We only did the water changes to get the ammonia down. Other ways we only added more for compensating for evaporation.
 
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Whenever I add (chlorinated) water, I add (liquid) Tetra Pond AquaSafe Water Conditioner directly into the stream of new water. I have a digital water metering device that screws onto the end of my hose. This way I know exactly how much conditioner to add per gallon of water.
I've never had a problem with killing off beneficial bacteria in any of my past filters over the years. I now run a bog exclusively. No other filter.
Sorry for getting off-topic, but a quick question:
Currently, when I need to add water to my pond, I have to fill a 100 gallon stock tank, dechlorinate the water in the tank, and then pump it into the pond. That digital water metering device sounds like a useful thing to have around. Can you tell me more about it?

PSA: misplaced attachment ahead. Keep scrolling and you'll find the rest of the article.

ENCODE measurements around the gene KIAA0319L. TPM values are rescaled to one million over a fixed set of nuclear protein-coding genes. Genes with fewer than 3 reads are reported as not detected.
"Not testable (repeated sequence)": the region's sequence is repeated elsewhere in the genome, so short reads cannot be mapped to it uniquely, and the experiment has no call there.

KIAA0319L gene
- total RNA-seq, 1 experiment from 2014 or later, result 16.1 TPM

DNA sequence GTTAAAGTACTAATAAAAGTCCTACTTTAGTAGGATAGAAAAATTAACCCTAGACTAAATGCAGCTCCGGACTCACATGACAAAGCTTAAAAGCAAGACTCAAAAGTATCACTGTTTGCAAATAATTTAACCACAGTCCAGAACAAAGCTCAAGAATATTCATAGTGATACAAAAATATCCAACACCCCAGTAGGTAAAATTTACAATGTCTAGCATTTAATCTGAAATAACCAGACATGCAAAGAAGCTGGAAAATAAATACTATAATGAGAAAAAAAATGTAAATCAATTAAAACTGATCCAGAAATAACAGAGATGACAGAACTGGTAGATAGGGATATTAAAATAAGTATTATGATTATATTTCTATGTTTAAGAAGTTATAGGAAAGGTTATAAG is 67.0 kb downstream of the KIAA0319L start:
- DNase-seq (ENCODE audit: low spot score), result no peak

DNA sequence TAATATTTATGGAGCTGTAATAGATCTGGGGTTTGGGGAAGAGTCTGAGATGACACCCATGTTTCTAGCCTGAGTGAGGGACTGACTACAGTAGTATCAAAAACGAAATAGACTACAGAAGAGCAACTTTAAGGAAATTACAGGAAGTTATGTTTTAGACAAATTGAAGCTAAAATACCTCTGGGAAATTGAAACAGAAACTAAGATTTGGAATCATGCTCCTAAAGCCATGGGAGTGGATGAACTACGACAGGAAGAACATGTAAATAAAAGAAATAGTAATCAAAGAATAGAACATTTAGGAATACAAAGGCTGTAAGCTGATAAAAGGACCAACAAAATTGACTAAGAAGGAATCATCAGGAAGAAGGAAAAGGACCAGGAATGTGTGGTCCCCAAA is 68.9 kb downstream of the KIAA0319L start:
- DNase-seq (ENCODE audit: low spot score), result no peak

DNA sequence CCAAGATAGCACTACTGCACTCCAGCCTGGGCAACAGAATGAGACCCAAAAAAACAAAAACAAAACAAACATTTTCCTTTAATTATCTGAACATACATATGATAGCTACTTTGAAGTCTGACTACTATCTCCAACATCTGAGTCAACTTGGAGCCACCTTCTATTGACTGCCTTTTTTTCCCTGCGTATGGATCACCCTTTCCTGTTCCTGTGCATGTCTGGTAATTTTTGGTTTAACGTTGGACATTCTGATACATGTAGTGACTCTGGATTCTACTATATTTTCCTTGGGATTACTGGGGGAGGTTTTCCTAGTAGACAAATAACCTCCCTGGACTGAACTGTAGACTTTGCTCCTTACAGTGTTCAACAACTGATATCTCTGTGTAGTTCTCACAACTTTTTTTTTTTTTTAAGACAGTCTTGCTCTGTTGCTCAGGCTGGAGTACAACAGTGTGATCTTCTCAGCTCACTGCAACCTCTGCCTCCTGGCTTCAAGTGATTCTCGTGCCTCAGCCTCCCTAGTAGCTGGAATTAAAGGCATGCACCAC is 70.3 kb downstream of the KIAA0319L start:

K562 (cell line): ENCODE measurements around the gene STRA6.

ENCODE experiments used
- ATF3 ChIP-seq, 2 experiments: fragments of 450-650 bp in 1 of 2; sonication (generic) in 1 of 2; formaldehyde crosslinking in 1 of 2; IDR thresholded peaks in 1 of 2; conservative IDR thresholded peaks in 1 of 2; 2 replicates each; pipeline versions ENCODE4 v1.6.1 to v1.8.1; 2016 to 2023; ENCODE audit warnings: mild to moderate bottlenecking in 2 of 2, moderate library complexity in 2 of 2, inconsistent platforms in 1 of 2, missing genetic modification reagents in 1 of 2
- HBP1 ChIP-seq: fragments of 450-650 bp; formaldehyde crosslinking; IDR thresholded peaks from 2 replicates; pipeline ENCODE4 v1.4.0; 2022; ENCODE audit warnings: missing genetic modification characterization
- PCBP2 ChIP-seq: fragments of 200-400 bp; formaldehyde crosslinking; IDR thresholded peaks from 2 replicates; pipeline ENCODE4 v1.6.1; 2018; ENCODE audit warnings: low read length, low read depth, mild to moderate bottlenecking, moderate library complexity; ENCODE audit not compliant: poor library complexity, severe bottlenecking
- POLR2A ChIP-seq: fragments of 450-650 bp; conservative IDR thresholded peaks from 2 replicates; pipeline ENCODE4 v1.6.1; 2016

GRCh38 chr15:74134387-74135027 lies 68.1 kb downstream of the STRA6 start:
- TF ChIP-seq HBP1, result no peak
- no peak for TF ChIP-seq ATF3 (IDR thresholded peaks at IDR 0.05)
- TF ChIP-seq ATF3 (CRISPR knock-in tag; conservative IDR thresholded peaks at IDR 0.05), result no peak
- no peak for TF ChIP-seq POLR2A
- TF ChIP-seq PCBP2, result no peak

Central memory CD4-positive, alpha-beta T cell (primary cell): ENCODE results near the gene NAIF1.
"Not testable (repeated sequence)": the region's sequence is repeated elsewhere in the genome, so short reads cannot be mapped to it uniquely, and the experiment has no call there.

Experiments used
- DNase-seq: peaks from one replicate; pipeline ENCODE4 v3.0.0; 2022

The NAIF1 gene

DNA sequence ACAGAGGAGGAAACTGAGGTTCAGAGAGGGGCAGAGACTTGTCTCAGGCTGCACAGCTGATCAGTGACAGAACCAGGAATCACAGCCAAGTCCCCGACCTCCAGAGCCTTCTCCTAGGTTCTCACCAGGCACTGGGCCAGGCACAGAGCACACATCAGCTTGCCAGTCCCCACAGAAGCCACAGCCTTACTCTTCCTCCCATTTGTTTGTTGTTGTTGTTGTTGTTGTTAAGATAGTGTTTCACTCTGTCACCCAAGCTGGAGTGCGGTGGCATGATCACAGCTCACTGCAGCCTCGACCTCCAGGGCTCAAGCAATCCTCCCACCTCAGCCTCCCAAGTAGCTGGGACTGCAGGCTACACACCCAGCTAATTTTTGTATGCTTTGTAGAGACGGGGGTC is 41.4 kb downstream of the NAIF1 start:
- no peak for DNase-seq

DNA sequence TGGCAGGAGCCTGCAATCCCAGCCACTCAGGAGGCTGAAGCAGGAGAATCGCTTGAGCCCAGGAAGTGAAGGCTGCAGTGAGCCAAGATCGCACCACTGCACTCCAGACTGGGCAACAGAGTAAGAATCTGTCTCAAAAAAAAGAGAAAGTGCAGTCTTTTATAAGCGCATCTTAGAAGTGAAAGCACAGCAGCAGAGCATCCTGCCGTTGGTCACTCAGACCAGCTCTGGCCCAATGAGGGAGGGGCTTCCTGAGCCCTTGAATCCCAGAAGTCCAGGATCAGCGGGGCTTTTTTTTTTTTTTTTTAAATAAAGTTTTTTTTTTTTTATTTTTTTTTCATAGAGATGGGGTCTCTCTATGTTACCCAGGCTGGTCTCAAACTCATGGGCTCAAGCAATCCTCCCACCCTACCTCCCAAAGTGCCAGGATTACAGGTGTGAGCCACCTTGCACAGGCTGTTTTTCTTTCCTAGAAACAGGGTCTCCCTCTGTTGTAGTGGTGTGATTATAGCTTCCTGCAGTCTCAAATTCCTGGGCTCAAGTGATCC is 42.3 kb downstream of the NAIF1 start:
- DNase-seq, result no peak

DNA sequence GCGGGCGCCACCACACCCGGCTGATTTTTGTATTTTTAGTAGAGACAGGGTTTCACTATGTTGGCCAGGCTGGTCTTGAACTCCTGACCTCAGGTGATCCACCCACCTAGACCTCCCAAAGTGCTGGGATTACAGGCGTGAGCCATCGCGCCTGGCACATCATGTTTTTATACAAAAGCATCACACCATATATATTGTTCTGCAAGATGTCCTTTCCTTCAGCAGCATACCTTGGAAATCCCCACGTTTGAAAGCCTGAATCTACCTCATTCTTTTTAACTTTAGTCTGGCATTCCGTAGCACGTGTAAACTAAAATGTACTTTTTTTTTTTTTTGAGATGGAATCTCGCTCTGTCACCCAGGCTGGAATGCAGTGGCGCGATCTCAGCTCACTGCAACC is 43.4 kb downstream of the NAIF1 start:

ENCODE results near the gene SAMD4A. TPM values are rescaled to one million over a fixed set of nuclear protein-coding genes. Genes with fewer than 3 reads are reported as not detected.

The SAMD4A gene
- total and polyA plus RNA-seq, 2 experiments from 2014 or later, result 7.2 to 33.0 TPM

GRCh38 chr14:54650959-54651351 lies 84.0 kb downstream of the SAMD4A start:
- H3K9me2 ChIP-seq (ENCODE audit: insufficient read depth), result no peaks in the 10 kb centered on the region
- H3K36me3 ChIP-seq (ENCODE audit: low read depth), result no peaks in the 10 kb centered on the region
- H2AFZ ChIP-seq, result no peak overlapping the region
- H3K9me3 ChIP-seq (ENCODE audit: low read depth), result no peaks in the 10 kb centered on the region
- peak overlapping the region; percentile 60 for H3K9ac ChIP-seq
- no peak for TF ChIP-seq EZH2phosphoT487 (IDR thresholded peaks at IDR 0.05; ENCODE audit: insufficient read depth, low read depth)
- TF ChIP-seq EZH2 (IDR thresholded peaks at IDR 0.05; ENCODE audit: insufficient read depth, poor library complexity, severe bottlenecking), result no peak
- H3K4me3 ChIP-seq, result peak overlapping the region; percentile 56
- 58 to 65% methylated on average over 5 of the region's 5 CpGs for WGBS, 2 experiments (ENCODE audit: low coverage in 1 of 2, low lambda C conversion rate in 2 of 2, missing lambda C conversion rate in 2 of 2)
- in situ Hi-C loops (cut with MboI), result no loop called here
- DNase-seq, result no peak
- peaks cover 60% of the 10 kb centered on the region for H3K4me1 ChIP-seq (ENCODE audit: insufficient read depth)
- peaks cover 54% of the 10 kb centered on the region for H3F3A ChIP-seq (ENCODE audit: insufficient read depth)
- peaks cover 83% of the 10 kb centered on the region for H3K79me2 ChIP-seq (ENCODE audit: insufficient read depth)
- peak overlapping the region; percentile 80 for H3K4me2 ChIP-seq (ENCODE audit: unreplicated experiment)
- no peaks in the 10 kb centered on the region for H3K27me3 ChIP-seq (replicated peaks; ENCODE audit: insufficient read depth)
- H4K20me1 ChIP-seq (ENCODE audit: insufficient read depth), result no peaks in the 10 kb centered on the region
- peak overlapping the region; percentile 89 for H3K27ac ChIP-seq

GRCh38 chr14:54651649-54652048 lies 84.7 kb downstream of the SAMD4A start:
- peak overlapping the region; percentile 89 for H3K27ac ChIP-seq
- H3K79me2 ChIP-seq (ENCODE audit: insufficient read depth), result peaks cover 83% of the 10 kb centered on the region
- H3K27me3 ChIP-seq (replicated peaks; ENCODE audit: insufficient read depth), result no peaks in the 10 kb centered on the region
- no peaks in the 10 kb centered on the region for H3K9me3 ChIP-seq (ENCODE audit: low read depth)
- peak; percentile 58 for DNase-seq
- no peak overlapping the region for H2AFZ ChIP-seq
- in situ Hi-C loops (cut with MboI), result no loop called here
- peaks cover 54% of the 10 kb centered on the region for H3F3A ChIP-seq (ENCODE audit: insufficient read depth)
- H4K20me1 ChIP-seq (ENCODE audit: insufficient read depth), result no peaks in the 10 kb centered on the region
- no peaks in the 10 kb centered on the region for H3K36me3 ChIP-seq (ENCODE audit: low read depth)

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Sorry for getting off-topic, but a quick question:
Currently, when I need to add water to my pond, I have to fill a 100 gallon stock tank, dechlorinate the water in the tank, and then pump it into the pond. That digital water metering device sounds like a useful thing to have around. Can you tell me more about it?
I purchased the one I have on Amazon in 2012 and it's no longer available. It was around $20 (US). Mine has been very good and still works great.
Here is a link to another similar one, however I cannot attest for the quality or reliability of this one. I'm sure it's just as good. There are many others too, so do your own research.